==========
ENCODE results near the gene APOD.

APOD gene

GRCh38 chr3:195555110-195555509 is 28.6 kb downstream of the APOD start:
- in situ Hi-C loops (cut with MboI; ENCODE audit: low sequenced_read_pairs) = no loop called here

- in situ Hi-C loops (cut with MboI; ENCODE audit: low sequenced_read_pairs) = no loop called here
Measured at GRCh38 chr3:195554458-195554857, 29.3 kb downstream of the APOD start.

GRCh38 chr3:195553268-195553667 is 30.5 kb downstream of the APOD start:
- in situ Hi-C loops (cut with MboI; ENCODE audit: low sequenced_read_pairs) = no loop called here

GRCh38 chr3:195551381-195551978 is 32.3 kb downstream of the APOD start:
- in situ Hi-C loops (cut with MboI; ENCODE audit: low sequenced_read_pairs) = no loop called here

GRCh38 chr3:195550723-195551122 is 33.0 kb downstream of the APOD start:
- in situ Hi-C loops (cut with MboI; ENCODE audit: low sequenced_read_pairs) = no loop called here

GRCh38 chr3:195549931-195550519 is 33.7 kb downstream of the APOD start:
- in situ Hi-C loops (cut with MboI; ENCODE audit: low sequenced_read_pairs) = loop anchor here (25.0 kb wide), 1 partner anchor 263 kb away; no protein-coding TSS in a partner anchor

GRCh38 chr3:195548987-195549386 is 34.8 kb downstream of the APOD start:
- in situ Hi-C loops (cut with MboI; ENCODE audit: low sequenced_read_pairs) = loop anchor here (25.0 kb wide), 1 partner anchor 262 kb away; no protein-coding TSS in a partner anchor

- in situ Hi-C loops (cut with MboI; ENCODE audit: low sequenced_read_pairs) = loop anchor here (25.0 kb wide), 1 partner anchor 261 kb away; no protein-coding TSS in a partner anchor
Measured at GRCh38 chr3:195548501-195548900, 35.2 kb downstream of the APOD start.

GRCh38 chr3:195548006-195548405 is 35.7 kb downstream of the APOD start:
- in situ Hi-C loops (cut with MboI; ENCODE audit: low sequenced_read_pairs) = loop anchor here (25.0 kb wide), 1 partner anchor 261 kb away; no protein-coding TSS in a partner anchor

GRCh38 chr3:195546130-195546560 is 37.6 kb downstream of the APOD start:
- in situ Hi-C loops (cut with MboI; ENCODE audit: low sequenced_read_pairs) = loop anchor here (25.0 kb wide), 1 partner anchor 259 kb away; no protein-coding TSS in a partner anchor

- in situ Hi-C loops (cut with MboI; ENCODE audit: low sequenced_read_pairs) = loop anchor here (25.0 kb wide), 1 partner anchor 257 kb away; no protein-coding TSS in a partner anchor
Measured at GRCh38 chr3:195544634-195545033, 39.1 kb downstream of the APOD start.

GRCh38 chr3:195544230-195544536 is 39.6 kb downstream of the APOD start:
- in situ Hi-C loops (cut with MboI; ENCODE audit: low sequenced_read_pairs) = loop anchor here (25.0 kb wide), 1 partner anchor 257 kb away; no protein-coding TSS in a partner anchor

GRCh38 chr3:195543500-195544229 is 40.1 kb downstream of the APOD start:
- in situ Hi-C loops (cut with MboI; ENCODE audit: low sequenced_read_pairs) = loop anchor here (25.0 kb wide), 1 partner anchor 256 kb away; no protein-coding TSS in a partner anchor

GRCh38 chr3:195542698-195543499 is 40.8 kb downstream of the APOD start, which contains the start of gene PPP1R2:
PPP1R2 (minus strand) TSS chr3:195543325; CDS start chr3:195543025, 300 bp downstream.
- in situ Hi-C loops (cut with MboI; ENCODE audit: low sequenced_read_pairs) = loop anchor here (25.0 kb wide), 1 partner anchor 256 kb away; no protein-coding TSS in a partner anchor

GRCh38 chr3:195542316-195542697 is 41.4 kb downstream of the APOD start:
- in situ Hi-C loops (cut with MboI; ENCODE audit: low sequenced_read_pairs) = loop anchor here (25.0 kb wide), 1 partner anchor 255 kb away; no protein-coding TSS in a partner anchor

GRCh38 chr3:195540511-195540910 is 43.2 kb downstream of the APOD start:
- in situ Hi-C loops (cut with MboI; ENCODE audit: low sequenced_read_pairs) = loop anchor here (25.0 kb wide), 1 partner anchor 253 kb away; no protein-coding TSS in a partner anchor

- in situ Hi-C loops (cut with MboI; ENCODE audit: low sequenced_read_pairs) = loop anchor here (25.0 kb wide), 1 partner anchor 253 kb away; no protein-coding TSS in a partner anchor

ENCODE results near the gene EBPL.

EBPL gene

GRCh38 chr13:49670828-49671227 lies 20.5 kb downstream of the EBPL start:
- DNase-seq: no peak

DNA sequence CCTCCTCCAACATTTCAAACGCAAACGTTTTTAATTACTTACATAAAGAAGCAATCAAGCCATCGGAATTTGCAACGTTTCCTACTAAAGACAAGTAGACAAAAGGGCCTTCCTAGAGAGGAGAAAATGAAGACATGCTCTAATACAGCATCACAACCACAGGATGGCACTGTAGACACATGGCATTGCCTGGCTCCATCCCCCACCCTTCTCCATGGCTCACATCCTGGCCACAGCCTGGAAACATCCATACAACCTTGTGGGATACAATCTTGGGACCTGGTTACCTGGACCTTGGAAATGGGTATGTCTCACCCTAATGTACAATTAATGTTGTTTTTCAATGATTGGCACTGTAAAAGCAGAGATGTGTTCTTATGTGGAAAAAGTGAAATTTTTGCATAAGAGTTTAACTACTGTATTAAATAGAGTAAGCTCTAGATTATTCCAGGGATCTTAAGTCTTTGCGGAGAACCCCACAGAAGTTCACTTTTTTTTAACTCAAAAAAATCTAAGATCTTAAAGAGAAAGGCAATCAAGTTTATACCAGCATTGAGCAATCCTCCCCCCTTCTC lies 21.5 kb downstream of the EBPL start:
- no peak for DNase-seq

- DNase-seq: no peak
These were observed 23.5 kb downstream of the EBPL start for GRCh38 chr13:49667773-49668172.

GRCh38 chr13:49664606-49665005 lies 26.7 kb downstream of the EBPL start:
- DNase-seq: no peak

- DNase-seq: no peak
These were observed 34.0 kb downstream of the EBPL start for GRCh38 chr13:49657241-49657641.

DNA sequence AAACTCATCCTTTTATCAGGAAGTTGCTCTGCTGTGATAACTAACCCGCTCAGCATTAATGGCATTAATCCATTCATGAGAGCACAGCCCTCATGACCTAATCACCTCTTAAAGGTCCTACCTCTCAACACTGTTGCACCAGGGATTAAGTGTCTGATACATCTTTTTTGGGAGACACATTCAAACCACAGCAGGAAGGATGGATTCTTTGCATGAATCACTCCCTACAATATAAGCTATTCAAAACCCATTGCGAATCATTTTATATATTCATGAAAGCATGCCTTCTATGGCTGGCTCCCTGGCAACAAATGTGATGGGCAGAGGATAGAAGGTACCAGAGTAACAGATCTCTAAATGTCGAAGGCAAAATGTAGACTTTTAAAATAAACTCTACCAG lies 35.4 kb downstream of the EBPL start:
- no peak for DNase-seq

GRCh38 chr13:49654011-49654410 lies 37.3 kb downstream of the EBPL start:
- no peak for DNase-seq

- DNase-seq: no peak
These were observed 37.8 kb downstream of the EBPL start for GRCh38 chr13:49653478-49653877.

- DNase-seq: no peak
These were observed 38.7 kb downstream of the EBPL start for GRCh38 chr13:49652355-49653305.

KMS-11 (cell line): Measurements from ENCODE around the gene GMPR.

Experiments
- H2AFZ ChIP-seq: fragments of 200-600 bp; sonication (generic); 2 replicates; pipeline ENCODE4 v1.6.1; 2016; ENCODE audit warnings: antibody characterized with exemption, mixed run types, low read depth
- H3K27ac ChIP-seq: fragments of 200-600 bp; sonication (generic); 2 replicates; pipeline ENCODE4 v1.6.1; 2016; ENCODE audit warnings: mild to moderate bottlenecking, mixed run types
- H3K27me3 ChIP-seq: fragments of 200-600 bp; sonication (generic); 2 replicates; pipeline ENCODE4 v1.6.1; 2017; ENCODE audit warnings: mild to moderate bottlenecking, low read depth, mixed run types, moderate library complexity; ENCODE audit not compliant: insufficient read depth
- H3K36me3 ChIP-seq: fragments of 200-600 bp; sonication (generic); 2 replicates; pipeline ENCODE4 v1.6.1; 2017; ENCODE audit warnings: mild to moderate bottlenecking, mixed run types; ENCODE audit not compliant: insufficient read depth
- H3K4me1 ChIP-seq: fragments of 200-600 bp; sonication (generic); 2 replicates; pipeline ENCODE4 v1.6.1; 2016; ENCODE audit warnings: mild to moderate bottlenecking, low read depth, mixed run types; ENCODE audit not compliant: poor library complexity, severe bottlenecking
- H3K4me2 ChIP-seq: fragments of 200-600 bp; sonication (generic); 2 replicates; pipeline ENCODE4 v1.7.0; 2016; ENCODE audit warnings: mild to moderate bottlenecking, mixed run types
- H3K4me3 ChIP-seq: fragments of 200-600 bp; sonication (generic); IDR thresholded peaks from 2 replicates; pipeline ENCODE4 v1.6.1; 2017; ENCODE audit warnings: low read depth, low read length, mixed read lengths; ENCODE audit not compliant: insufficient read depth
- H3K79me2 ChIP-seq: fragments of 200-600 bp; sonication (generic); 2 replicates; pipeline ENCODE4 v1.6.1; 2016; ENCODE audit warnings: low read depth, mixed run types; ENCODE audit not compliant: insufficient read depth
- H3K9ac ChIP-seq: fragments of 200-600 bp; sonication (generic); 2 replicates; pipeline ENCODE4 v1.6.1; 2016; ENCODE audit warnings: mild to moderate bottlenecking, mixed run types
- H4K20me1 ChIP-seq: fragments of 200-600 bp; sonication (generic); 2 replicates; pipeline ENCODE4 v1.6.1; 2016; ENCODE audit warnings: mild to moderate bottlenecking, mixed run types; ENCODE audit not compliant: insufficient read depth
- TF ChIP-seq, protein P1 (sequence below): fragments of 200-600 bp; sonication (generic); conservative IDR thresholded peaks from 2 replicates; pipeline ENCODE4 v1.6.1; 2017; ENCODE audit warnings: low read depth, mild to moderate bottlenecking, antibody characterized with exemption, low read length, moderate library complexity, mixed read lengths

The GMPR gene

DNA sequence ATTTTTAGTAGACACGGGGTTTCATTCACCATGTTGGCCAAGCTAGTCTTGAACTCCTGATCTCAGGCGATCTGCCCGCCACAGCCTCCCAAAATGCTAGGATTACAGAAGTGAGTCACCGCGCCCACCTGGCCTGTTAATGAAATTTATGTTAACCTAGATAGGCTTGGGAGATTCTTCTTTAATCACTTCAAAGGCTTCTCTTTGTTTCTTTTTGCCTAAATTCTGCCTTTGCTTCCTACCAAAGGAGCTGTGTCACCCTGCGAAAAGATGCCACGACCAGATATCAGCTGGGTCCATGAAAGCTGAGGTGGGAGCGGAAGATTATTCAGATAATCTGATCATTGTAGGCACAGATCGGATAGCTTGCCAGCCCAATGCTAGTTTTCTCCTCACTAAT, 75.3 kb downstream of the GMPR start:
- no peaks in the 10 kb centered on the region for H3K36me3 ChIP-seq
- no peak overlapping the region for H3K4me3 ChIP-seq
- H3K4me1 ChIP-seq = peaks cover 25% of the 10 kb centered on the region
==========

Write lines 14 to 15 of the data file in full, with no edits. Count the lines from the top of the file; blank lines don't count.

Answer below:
- in situ Hi-C loops (cut with MboI; ENCODE audit: low sequenced_read_pairs) = loop anchor here (25.0 kb wide), 1 partner anchor 263 kb away; no protein-coding TSS in a partner anchor

GRCh38 chr3:195548987-195549386 is 34.8 kb downstream of the APOD start: